The cities of St. Louis, Missouri, and Pittsburgh, Pennsylvania, are known for their similarities. From their flourishing settlement periods in the late 1700s to subsequent industry booms and diverse immigrant populations to parallel urban communities and signature architecture, these communities share many of the same historical comparisons. So when St. Louis native Cornell Iral Haynes, Jr., professionally known as Nelly, came to the Pittsburgh Symphony Orchestra’s hometown, their collaboration just seemed to fit.
A noticeably younger — and louder — crowd showed up to Heinz Hall, packing the auditorium on a hot Thursday evening in the Cultural District and produced an atmosphere similar to an energetic pop concert, rather than a reserved classical symphony performance. They raised their plastic wine glasses to the stage and reminisced about the first time they heard “Country Grammar” played on mainstream radio in Pittsburgh almost 17 years ago.
Francesco Lecce-Chong, assistant conductor of the Orchestra, set the stage for a lively show as he jogged to his podium and acknowledged the musicians in their sophisticated black outfits, all perfectly aligned. They introduced the “non-regulars” to symphony magic with the recognizable Star Wars theme and quickly transitioned into the “Imperial March” as Nelly joined them at center stage. The crowd erupted as he stood there, looking slick and smooth, in a black button-down shirt, black trousers, dark sunglasses and bright diamond studs, a drastic contrast to his younger outfits of sports team jerseys and backwards baseball caps.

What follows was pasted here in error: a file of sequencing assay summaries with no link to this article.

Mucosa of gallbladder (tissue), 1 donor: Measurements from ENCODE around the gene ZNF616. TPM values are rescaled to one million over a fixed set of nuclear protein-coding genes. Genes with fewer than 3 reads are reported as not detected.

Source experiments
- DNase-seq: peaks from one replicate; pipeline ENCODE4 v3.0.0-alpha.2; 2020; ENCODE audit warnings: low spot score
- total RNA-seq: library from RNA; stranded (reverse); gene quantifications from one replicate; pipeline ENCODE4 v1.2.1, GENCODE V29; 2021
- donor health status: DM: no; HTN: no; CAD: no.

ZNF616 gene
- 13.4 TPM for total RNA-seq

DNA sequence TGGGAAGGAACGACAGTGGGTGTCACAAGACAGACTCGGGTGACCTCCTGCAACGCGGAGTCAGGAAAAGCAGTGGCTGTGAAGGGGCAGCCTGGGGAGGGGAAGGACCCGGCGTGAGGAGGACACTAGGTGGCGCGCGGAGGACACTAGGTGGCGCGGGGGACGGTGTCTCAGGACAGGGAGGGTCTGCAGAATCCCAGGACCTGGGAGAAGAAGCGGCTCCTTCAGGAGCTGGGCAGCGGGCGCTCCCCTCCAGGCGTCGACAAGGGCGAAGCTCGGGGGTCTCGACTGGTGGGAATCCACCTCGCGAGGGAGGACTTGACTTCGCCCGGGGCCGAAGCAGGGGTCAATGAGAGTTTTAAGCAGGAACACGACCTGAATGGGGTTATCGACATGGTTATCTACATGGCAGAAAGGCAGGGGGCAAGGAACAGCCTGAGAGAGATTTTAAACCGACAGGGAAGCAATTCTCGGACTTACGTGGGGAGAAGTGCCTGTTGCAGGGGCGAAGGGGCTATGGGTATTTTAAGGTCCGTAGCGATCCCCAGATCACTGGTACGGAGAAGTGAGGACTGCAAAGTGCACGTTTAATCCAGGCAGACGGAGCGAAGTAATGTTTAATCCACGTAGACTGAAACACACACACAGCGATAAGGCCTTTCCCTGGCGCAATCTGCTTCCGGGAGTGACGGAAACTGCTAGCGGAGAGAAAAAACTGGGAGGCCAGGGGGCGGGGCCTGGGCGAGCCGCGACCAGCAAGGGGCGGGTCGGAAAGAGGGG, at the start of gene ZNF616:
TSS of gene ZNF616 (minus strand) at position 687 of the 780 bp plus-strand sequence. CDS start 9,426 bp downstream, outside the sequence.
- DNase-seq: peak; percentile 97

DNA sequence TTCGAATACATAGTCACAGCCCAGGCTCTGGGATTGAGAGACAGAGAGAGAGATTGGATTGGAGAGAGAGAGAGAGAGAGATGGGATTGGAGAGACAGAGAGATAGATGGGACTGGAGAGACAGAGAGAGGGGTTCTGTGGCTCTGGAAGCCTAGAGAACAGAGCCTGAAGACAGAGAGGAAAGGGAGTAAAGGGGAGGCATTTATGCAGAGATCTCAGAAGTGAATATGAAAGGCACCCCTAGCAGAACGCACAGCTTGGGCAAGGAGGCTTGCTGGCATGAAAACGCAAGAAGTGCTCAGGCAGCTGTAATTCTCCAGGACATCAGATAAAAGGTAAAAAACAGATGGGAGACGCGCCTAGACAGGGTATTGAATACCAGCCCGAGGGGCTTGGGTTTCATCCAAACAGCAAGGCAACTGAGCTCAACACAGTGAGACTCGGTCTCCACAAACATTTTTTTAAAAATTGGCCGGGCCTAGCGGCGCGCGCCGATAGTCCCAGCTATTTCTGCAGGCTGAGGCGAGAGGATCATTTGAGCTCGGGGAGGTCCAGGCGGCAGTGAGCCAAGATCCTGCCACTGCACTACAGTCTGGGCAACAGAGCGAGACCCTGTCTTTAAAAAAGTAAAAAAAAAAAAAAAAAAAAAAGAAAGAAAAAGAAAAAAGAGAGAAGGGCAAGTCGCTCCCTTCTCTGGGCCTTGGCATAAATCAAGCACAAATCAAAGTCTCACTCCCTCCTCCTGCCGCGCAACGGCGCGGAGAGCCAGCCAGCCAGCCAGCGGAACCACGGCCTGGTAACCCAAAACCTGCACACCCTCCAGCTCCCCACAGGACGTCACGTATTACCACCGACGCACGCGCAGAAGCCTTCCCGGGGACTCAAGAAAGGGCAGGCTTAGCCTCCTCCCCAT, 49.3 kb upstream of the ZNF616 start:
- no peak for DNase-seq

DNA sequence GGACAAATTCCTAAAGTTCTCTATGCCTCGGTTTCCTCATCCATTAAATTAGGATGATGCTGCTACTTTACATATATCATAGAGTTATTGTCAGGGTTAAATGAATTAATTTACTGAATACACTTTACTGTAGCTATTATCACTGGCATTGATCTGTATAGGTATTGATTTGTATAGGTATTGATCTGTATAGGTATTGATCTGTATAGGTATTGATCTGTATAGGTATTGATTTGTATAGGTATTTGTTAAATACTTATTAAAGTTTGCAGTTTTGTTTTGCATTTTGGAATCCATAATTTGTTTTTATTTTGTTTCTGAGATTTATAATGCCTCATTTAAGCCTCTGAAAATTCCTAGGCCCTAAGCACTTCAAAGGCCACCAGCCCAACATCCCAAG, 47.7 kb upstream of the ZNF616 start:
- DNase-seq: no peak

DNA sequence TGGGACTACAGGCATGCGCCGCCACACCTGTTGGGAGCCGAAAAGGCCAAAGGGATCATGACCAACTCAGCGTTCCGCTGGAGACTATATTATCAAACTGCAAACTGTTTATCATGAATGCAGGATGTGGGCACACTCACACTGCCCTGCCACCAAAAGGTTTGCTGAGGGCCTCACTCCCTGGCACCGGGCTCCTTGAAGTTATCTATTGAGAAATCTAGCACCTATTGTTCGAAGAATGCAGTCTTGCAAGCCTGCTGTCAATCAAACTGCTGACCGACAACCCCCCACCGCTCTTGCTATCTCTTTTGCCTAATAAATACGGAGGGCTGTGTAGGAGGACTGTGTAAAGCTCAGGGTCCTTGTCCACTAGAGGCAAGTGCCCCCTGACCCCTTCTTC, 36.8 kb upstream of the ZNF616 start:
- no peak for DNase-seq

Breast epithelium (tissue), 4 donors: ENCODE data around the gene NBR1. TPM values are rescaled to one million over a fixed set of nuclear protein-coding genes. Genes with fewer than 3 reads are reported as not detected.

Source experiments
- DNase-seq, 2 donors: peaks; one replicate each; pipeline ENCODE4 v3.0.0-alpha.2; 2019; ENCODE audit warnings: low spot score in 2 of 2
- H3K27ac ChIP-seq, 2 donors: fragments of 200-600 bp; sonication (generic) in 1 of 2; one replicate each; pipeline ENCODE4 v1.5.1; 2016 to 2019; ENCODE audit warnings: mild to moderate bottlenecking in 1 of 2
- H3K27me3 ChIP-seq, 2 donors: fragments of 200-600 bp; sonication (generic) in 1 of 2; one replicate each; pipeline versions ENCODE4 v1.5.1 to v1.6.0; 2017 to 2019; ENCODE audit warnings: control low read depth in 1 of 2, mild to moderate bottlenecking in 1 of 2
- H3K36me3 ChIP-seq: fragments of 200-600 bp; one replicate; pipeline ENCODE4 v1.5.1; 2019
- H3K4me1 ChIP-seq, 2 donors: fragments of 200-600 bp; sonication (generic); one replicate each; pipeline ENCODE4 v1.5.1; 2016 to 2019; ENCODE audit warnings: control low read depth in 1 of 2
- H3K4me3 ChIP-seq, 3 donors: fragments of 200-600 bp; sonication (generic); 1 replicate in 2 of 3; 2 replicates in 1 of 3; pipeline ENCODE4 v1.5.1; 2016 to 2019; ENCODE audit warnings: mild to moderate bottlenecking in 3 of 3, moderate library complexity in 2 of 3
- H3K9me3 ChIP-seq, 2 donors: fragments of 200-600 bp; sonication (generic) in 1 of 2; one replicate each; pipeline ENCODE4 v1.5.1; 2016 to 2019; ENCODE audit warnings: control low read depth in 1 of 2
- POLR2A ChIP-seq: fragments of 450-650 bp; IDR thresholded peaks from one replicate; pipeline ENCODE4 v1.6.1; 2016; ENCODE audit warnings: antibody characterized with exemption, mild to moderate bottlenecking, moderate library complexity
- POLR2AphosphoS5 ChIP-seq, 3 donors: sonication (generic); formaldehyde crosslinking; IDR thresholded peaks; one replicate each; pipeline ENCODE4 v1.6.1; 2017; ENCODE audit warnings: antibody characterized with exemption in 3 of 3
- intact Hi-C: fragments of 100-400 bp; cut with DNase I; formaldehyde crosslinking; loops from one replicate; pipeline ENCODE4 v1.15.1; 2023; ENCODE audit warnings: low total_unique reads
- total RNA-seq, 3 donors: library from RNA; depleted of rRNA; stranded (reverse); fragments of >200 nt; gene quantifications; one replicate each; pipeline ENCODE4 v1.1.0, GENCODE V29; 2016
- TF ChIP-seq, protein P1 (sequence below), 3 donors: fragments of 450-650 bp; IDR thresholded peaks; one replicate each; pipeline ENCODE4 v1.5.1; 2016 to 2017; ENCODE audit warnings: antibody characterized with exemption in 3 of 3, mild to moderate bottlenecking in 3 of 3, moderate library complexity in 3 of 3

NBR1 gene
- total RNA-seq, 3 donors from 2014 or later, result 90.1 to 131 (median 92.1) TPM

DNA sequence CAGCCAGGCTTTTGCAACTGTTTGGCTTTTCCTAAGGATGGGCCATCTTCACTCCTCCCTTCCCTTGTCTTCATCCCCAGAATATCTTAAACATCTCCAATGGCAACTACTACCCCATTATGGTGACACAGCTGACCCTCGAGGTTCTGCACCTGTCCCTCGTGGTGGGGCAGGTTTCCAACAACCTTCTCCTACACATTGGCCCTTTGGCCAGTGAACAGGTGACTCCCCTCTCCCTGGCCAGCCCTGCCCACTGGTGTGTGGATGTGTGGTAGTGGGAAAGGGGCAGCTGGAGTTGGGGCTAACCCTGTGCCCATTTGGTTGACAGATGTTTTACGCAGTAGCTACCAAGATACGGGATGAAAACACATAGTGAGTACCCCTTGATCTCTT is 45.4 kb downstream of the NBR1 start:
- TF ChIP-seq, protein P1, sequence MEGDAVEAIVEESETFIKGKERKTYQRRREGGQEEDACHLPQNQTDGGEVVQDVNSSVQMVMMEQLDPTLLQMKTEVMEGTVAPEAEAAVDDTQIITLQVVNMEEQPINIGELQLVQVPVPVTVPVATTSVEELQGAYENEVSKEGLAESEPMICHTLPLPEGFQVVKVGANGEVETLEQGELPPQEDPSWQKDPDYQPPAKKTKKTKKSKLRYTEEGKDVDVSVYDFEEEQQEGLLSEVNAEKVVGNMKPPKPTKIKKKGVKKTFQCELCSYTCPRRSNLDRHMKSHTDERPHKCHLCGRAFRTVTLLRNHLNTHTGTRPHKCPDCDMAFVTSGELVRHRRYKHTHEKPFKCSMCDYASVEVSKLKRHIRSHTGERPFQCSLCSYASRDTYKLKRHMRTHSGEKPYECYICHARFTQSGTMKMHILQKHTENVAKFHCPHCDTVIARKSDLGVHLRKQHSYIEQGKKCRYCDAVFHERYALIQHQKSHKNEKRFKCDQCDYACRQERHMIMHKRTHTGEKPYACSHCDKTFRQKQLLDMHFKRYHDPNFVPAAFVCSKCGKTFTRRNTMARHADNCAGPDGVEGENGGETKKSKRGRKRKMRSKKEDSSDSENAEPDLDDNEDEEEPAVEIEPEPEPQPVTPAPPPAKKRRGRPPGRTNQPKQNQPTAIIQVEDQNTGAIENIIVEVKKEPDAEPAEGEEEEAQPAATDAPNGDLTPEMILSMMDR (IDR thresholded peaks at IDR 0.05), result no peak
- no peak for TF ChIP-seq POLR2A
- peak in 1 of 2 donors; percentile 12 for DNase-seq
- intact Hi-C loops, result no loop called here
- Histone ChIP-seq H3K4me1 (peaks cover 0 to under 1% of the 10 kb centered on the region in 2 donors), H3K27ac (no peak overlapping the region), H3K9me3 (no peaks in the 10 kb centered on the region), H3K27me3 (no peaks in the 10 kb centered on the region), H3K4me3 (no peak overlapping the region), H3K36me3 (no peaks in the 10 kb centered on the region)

Taking a break from his European tour, Nelly asked everyone to embrace “music as an outlet in times of confusion.” As recent news reports about the mass killing in Nice, France came flooding in that evening, and still healing from multiple violent attacks across the United States, collectively we settled in to a peaceful nostalgia, together.
The ideal of family resonated throughout Heinz Hall with a palpable sense of longing, especially in songs like Nelly’s rendition of Thomas Rhett’s “Die a Happy Man,” accompanied beautifully by the sound of harmonic strings and soft lights. He also introduced his younger brother Lavell Webb, known by his stage name City Spud, who was able to join him on this tour. He paid a touching tribute to his grandmother when he sang “My Place” in perfect play with the orchestra, pausing a few times to wipe away a few emotional tears. Nelly’s aunts and uncles used to say that he “sounds like Marvin,” and we realized that this soft-spoken artist on stage, who has sold almost 30 million records, should also be remembered as a master craftsman and musical innovator and genre pioneer and community healer.
By the end of the night, everyone was standing, and many sang along to the catchy tunes of “Hot in Herre” and “Over and Over.” It all fit together in perfect whimsy, fanciful and odd, with our enthusiastic clapping and their active harmonies.
As Nelly left the stage for the final time, he said that he didn’t want to leave, as “the symphony makes me look real good.” The audience chanted his name, gave the orchestra a boisterous standing ovation, and danced in the aisles, wanting more. We were grateful to experience those moments of unison. We knew we needed it. And we thanked Nelly, the Pittsburgh Symphony Orchestra, City Spud, their band and Francesco Lecce-Chong for giving it to us so freely and authentically.